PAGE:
Stanford, Olivia Lee Dilworth
Olivia Lee Dilworth Stanford
Businesswoman, pianist, and community leader
Olivia Stanford packed many full and successful lives within the almost ninety years she lived. First known nationally as the co-owner of the largest black beauty salon in the United States, she was also an accomplished musician and producer of musical performances. In addition to raising her three children and creating elegant homes in New York, St. Thomas, Portugal, Washington, D.C., and Florida, Stanford continued to be active in business, political work, and charity fundraising throughout her life. Growing up as the only child in a house full of doting adults, Stanford learned confidence and social skills that would allow her to rise above the racism and sexism of the society around her and feel at home anywhere in the world.
Stanford was born in the small town of Suffolk, Virginia, on December 10, 1914. Her grandparents were Lemuel and Lizzie Bynum, whose parents had once been slaves in North Carolina. Lemuel Bynum worked as a horse driver. He met Lizzie Roberts, a baby nurse, when she offered him water as she drove his wagon past the home where she worked. When they married, they moved into a house Lemuel had built in Suffolk on a piece of land he had bought for $75. The Bynums had three daughters, Lessie Mae, Maude, and Grace. Rather than moving out when they got married, each of the Bynum girls brought her husband to live in the family home. Into this large family of sisters and brothers-in-law, only one child was born, a baby girl named Olivia Lee, daughter of Grace Bynum and her husband George Dilworth.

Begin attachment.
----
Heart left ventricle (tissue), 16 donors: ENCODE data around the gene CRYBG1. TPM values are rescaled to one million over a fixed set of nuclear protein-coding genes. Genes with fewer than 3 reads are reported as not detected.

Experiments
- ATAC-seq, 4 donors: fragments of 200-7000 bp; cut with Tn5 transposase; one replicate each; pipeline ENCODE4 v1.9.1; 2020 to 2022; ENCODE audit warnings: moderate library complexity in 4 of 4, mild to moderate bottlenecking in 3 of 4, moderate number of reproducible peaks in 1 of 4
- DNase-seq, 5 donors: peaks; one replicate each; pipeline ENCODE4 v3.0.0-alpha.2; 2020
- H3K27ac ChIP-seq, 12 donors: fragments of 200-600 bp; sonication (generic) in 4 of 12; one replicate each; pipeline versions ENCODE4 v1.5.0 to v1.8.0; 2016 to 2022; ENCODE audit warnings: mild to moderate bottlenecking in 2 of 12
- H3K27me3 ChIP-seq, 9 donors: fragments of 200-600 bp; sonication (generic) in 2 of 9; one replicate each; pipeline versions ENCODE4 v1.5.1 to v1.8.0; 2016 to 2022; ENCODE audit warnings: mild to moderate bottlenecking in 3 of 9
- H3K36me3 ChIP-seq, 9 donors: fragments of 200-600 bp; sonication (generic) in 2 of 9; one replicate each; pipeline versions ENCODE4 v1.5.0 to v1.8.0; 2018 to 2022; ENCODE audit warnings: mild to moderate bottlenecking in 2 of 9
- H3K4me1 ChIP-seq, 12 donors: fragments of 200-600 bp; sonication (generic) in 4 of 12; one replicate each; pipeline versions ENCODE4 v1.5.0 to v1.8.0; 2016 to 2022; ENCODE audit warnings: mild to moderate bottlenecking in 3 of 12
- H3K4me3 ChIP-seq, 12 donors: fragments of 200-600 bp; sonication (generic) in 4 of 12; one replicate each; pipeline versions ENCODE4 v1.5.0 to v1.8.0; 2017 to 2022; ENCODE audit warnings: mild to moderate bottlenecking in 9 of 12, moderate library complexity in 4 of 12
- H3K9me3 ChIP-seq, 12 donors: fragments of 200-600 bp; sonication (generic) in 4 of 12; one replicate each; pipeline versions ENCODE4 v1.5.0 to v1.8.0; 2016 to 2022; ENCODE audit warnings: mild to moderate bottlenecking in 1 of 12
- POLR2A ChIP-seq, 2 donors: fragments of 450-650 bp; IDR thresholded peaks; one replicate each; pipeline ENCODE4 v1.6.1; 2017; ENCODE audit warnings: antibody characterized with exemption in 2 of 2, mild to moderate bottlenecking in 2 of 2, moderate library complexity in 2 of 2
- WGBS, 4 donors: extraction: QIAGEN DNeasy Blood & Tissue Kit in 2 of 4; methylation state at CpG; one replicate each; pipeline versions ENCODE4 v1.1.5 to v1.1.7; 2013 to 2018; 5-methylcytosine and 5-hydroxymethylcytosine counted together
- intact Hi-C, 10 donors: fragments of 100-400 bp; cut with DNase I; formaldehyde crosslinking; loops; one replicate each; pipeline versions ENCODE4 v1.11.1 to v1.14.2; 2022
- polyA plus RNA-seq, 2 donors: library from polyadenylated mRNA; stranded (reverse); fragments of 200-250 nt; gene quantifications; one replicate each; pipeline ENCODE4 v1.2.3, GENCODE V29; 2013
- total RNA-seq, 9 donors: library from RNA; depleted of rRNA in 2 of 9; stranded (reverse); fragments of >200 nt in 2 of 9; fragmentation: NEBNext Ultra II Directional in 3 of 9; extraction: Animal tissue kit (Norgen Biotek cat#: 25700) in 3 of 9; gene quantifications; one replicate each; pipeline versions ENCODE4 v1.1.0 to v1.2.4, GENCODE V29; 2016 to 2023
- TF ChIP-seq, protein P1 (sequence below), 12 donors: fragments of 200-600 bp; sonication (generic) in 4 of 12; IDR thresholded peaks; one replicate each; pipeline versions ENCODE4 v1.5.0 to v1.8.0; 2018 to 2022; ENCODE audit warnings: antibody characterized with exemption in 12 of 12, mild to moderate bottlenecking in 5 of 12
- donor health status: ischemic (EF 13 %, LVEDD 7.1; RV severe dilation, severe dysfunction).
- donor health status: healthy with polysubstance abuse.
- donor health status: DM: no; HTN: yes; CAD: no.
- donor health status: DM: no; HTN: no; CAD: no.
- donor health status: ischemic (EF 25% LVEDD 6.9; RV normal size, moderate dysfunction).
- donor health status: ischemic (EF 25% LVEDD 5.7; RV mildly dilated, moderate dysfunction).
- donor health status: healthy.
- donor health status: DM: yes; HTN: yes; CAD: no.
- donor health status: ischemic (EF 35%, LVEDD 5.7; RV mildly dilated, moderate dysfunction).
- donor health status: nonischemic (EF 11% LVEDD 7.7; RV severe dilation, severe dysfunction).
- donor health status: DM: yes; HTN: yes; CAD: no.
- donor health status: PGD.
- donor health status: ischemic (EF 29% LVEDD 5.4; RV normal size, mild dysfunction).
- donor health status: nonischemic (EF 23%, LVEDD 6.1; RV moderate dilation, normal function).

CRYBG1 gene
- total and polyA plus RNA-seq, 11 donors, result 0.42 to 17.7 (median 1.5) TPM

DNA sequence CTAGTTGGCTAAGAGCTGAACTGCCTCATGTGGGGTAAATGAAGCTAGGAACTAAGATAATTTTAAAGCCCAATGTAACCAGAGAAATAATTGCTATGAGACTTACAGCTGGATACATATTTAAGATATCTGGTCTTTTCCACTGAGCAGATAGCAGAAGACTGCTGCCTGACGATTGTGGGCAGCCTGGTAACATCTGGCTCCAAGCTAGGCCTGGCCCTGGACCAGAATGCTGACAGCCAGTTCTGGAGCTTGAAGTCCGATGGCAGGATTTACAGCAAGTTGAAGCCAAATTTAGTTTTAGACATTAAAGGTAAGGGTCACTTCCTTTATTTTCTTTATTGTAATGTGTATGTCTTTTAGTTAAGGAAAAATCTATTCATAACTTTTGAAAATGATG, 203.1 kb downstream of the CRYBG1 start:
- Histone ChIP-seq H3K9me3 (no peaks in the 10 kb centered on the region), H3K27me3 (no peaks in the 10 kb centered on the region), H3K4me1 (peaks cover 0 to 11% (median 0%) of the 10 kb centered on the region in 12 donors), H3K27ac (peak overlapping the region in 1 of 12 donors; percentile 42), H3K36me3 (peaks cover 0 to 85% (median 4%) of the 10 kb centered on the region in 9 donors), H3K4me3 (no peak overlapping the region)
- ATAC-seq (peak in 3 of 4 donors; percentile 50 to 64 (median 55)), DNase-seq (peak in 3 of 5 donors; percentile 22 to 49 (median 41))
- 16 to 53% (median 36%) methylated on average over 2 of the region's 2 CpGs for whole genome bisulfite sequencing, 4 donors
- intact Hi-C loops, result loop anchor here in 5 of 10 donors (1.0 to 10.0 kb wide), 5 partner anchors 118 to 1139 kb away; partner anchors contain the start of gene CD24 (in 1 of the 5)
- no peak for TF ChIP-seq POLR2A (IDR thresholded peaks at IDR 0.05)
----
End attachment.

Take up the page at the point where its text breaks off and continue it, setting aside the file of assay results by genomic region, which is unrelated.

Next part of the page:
During the first half of the twentieth century, limited employment opportunities existed for African-American women. One kind of work that was available was that of service in the homes of wealthy white families. As her mother had been, Grace Dilworth was a skilled baby nurse, and she traveled up and down the East Coast working as a nurse for white families with new babies. This meant frequently leaving her own daughter behind in the care of her sisters and their husbands. Since Grace was estranged from George Dilworth, who died in 1944, her loving extended family was extremely important in young Olivia's life.
First in Family to Graduate
Though she was the pampered darling of her aunts and uncles, Stanford was also a hard worker. Both of her uncles had their own businesses, one a tailor and dry cleaner and the other a funeral director. By age thirteen, young Olivia had learned to drive the business vehicles, and by fourteen she was helping her uncle prepare bodies for burial in his funeral home. Perhaps this early work inspired her future interest in business. Stanford was also a good student and especially liked her biology classes. Her family had great confidence in her abilities, and they both encouraged and helped Stanford to attend a local college, Virginia Normal Institute, later renamed Virginia State University.
While studying physical education in college during the mid-1930s she met and married her first husband, Edward Glass Trigg, DVM, a professor of veterinary medicine and bacteriology at Virginia Normal Institute. The couple had one child, named Madalin, but the marriage ended a few years later. After her divorce, Stanford, always independent and adventurous, decided to make a big change in her life. Remembering stories her mother had told of her travels to New York City, she decided to move north, leaving Madalin with her family in Suffolk.